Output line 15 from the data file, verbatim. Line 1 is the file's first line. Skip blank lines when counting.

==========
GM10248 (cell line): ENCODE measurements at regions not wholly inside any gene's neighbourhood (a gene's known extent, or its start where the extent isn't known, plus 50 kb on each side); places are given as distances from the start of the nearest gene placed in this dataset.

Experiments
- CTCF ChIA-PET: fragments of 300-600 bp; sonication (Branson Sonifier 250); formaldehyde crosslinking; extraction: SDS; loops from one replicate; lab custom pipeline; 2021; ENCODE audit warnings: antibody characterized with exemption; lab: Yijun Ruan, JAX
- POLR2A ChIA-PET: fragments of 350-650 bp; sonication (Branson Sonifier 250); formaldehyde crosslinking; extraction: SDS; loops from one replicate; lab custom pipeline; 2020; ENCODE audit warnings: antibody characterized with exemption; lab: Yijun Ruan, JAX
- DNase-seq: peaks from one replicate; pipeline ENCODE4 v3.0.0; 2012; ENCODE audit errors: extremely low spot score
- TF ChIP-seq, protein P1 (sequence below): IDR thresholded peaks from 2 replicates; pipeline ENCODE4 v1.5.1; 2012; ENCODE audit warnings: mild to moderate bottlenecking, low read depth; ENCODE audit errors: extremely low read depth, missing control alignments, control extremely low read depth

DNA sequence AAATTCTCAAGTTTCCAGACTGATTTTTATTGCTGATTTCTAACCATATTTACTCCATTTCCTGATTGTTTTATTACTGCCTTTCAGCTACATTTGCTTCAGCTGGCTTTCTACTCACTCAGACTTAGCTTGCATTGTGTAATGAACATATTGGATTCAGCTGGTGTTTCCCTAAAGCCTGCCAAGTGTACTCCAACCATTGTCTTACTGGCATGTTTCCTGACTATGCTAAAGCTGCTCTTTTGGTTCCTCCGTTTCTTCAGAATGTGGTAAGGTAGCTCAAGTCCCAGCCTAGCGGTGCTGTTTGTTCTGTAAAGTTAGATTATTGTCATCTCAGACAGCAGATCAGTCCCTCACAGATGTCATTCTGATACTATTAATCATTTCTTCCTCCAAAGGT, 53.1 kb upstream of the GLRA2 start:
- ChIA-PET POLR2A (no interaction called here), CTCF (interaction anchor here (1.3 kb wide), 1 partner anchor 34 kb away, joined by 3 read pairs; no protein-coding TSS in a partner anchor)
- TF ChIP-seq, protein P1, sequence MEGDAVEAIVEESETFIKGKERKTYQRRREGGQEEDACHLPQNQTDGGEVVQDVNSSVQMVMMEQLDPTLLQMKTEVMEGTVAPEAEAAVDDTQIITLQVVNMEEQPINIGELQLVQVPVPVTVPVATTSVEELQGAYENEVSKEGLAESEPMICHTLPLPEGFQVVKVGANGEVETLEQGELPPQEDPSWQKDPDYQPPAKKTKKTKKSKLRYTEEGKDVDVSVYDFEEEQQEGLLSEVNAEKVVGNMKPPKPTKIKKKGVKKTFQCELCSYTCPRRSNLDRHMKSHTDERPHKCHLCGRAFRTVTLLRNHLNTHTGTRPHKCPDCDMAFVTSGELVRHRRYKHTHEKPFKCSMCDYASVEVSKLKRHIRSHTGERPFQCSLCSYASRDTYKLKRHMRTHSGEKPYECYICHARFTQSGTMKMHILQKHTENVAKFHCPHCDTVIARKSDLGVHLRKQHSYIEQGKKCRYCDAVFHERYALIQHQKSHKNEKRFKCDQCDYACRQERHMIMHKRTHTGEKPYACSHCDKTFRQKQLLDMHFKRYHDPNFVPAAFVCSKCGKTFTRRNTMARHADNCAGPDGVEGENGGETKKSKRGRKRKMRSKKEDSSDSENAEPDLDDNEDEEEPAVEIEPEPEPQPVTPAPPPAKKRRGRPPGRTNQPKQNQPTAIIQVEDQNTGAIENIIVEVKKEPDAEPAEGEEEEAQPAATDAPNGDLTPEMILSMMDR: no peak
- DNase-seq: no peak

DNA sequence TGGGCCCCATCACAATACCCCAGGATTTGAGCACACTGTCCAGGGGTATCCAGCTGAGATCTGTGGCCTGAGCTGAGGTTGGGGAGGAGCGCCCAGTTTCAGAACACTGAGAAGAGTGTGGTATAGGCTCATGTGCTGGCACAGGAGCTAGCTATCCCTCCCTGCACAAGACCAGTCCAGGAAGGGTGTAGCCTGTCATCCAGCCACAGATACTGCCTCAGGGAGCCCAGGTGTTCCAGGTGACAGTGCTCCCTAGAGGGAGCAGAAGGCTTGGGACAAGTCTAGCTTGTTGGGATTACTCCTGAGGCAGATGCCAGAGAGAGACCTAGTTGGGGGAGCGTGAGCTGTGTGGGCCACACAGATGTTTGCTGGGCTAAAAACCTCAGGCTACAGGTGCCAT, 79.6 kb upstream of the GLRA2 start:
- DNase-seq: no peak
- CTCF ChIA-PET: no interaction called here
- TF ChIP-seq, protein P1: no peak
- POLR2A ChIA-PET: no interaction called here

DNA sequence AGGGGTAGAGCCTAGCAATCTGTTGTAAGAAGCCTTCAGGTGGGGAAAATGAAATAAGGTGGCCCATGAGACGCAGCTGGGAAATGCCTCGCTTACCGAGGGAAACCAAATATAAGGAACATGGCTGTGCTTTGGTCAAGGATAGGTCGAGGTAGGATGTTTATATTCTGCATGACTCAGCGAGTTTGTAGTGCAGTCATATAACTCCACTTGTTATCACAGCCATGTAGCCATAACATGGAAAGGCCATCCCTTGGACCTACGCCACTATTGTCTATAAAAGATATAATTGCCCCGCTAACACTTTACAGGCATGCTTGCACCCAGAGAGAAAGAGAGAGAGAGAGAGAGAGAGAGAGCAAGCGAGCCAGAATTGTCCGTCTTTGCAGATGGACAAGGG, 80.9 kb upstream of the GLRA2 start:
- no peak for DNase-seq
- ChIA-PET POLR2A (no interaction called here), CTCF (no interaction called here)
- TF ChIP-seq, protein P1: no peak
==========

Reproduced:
- POLR2A ChIA-PET: no interaction called here